I have now read several non-fiction books on my Nova2 reader. This is a marked improvement from before. I dislike reading non-fiction on my Kindle. Part of it is in the slightly bigger screen of the Nova2, and easier flipping back and forth between parts of a book. Part of it is that it’s a separa…
In his analogy, we’re the peasants who have traded in freedom for some convenience and protection.
Users pledge allegiance to more powerful companies who, in turn, promise to protect them from both sysadmin duties and security threats.
He sees the two big power centres of the feudal lords as data and devices.
On the corporate side, power is consolidating around both vendor-managed user devices and large personal-data aggregators.
We no longer have control of our data:
Our e-mail, photos, calendar, address book, messages, and documents are on servers belonging to Google, Apple, Microsoft, Facebook, and so on.
And we’re no longer in control of our devices:
And second, the rise of vendor-managed platforms means that we no longer have control of our computing devices. We’re increasingly accessing our data using iPhones, iPads, Android phones, Kindles, ChromeBooks, and so on.
I see the right to repair as a means of resisting this. Allowing us to do what we wish with our own devices – including putting whatever software on them that we want.
One big omission from the article I find is that Schneier focuses on the disbenefits to the users of these devices and platforms – the manufactured iSlaves, in Jack Qiu’s terminology. He doesn’t mention (at least in this particular article) those exploited in the creation and upkeep of these – the manufacturing iSlaves. That’s just as big, if not bigger, a reason for challenging these power structures.
I had not really thought much about the tech firms in this light before – of the undue control they have on computing infrastructure. (I think the author here including both hardware and software platforms in ‘infrastructure’).
In all the global crises, pandemics and social upheavals that may yet come, those in control of the computers, not those with the largest datasets, have the best visibility and the best – and perhaps the scariest — ability to change the world.
I don’t know if it’s a bigger problem or not than surveillance capitalism though. They both seem like big problems, in tandem.
The distinction between harvesting data and running the platform seems pretty neglible, too. Unless maybe he’s talking about things like Amazon Web Services more than things like Facebook?
I find this little nugget fascinating:
The history of passports – which were introduced as a seemingly temporary measure during the first world war, but were retained in response to fears about spreading the Spanish flu – shows that pandemics can significantly influence our social infrastructure.
The temporary becomes the norm.
Reading Hello World at the moment. Subtitled “being human in the age of algorithms”.
It’s good so far. Clear and making its point well, drawing on plenty of examples of the problems with some present uses of decision-making algorithms. It’s being framed as ‘dilemmas’, so, the idea that there’s good as well as bad in what’s going on.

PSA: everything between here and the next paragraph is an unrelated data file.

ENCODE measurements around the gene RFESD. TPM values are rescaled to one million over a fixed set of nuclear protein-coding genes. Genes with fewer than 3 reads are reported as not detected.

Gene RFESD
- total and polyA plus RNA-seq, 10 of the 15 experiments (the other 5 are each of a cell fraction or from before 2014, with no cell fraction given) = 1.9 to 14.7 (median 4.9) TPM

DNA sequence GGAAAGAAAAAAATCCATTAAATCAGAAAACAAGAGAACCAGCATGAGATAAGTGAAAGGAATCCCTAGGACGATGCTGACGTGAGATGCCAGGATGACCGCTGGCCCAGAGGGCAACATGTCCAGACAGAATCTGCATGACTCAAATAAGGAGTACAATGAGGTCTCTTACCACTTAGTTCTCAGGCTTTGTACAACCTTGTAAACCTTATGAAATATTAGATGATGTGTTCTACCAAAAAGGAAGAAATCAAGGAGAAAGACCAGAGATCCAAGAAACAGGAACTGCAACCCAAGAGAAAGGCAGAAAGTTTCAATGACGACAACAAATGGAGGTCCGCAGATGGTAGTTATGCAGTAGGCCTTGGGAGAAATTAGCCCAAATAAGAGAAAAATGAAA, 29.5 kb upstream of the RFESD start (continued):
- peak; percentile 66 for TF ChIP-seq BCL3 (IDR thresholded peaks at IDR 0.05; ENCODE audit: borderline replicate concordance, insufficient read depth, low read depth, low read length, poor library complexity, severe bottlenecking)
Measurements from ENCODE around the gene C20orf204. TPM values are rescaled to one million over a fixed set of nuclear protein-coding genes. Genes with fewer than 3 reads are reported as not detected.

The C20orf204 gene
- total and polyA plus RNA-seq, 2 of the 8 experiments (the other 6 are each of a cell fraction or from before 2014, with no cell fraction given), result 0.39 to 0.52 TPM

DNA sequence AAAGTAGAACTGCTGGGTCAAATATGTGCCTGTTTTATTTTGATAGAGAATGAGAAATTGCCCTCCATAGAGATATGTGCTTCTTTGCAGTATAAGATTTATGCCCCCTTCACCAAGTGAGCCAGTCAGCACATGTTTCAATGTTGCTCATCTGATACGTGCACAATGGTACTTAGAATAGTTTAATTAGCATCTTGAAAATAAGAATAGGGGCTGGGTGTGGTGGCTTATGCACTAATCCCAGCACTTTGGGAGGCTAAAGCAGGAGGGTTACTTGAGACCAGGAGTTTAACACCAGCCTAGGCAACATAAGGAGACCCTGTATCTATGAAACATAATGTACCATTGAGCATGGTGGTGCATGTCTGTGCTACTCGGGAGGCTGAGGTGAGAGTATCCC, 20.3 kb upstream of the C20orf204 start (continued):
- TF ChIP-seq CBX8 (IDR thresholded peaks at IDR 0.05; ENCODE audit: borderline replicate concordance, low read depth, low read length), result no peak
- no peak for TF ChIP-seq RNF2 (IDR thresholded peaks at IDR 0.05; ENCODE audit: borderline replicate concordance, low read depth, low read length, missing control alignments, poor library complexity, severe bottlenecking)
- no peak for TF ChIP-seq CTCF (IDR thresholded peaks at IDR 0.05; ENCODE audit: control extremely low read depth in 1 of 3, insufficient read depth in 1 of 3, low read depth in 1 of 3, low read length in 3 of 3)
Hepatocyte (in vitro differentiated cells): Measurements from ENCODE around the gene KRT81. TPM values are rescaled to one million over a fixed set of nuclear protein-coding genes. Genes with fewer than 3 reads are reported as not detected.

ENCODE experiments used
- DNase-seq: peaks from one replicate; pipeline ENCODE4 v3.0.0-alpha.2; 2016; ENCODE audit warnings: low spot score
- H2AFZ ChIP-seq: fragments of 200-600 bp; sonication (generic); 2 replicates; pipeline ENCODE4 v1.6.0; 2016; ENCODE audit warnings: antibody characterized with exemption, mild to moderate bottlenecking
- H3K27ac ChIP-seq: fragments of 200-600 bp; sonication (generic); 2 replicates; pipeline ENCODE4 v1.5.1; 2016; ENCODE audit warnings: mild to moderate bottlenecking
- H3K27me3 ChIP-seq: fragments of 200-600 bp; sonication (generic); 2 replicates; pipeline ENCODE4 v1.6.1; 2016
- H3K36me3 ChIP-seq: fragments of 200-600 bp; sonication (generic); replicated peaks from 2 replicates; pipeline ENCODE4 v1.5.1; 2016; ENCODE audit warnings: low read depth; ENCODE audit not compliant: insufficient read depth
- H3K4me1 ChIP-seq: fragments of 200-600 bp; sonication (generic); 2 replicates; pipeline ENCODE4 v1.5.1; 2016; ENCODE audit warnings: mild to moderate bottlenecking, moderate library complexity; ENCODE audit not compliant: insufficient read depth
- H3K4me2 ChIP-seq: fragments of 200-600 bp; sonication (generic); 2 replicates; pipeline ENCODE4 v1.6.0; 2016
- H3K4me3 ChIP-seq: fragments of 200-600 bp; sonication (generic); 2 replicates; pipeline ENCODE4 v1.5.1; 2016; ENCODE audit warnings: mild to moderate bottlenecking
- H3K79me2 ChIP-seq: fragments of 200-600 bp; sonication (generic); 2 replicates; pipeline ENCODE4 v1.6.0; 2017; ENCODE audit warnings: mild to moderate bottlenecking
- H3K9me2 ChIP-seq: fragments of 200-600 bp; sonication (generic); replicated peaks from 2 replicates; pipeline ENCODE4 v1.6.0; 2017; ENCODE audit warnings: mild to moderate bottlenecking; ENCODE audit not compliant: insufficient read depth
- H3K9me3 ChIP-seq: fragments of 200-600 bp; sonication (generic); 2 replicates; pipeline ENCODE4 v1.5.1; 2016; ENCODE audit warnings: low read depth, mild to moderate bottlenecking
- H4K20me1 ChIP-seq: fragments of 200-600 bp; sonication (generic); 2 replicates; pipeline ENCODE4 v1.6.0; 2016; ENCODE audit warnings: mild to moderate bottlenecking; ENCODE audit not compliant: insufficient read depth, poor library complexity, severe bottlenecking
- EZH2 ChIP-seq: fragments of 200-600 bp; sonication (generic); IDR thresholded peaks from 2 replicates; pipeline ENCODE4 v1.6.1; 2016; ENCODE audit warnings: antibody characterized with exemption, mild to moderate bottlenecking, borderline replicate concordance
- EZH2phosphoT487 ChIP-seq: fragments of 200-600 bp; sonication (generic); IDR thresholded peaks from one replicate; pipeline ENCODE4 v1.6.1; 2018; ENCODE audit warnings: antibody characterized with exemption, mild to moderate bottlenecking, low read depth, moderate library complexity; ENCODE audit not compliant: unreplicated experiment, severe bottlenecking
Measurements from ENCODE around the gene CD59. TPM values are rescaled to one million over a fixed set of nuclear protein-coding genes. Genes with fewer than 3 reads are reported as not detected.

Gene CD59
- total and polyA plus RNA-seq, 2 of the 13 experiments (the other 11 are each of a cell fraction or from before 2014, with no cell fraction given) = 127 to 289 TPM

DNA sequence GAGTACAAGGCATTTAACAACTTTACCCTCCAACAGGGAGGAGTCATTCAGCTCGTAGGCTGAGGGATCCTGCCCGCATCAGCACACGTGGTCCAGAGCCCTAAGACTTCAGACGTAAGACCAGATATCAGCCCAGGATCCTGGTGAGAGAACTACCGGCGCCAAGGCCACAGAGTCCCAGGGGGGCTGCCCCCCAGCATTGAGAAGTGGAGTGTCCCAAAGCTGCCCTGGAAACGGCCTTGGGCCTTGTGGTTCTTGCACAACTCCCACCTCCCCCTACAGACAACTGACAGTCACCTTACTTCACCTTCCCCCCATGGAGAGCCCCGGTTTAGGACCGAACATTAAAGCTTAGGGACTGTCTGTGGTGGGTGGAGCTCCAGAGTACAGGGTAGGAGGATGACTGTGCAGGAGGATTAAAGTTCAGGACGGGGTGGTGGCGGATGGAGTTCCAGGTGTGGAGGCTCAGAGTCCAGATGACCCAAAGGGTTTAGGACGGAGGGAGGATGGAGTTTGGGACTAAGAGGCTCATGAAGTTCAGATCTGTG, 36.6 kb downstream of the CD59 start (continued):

I wonder what the overall thesis will be though. Will there be some call to action as to what needs to be done? Or will it just be left that there is good and bad, and we need to be aware of that. Hoping for the former, something with some teeth.
Facebook will make some changes around its policy on hateful content, but only from the threat of lost ad revenue. Not from actually caring about the victims of it.
“Let’s be honest,” said Moghal, “these tech platforms have generated income and interest from this divisive content; they won’t change their practices until they begin to see a significant cut to their revenue.”
Sucks that only big companies pulling out can have an effect on FB. But props to Stop Hate for Profit for putting pressure on companies.
That parallel linkage of these two parts of the system is really interesting to me, interested as I am in both the right to repair and the IndieWeb. In right to repair we try to counter the rampant consumption of devices, and in the IndieWeb we try to counter the pushers of these technologies.
The review highly rates the book for giving an unflinching look at the exploitation rife in the manufacture of modern devices. Not without caveats though – particular the problems of framing these modern practices as slavery in comparison to historic slavery. And also some of the modes of resistance suggested to iSlavery falling under the brackets of simply ethical consumerism, and also perhaps an uncritical assumption that all technology can be liberatory if harnessed right.
I really enjoyed this article.
It gives a bit of back story to Deleuze & Guattari. I find that helps give me a grounding, much like with A Short History of Nearly Everything.
They met during May 68. Sounds like Guattari was the more political of the two. I am fully on-board with a description of their work as “a progressive, Marxist-inspired, anti-capitalist politics of joy”.
It’s quite interesting though. There seems to be an obvious leaning towards a more anarchist than Marxist approach. Very much anti-hierarchy, at least.
Yet, at the same time, anti-individual:
Deleuze and Guattari were both resolutely anti-individualist: whether in the realm of politics, psychotherapy or philosophy, they strived to show that the individual was a deception, summoned up to obscure the nature of reality.
I like how D&G seem to sit somewhere between the horizontal and the vertical.